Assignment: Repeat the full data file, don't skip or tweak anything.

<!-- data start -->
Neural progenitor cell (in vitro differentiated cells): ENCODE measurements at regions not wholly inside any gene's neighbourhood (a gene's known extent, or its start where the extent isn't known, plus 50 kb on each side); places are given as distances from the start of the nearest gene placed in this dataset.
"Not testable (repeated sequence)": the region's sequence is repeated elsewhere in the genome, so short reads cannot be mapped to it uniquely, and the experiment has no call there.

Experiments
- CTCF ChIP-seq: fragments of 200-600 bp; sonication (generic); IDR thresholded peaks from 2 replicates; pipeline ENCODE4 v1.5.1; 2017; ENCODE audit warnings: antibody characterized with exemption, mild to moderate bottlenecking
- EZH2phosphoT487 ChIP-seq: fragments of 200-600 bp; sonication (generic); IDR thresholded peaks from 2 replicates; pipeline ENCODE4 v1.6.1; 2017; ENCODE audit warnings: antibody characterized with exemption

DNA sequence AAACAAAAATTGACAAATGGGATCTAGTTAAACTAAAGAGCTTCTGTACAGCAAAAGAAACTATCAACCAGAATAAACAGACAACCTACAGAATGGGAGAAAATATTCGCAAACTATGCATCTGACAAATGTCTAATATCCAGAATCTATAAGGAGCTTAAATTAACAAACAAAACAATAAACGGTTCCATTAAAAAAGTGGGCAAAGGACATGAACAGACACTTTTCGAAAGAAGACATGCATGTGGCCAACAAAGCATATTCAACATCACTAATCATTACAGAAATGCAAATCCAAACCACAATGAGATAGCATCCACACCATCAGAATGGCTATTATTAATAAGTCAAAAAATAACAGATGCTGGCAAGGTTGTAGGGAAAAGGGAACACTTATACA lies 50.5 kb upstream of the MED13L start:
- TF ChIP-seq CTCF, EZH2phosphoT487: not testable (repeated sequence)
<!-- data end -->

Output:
Neural progenitor cell (in vitro differentiated cells): ENCODE measurements at regions not wholly inside any gene's neighbourhood (a gene's known extent, or its start where the extent isn't known, plus 50 kb on each side); places are given as distances from the start of the nearest gene placed in this dataset.
"Not testable (repeated sequence)": the region's sequence is repeated elsewhere in the genome, so short reads cannot be mapped to it uniquely, and the experiment has no call there.

Experiments
- CTCF ChIP-seq: fragments of 200-600 bp; sonication (generic); IDR thresholded peaks from 2 replicates; pipeline ENCODE4 v1.5.1; 2017; ENCODE audit warnings: antibody characterized with exemption, mild to moderate bottlenecking
- EZH2phosphoT487 ChIP-seq: fragments of 200-600 bp; sonication (generic); IDR thresholded peaks from 2 replicates; pipeline ENCODE4 v1.6.1; 2017; ENCODE audit warnings: antibody characterized with exemption

DNA sequence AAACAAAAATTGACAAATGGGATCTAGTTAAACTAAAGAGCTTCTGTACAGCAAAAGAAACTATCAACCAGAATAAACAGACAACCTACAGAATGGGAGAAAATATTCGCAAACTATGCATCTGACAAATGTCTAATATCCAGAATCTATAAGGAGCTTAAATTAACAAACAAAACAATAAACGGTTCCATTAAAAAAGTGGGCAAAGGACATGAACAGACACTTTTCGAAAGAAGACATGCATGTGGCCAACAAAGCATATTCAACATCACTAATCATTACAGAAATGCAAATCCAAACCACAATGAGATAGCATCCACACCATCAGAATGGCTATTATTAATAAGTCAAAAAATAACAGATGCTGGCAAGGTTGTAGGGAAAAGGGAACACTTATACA lies 50.5 kb upstream of the MED13L start:
- TF ChIP-seq CTCF, EZH2phosphoT487: not testable (repeated sequence)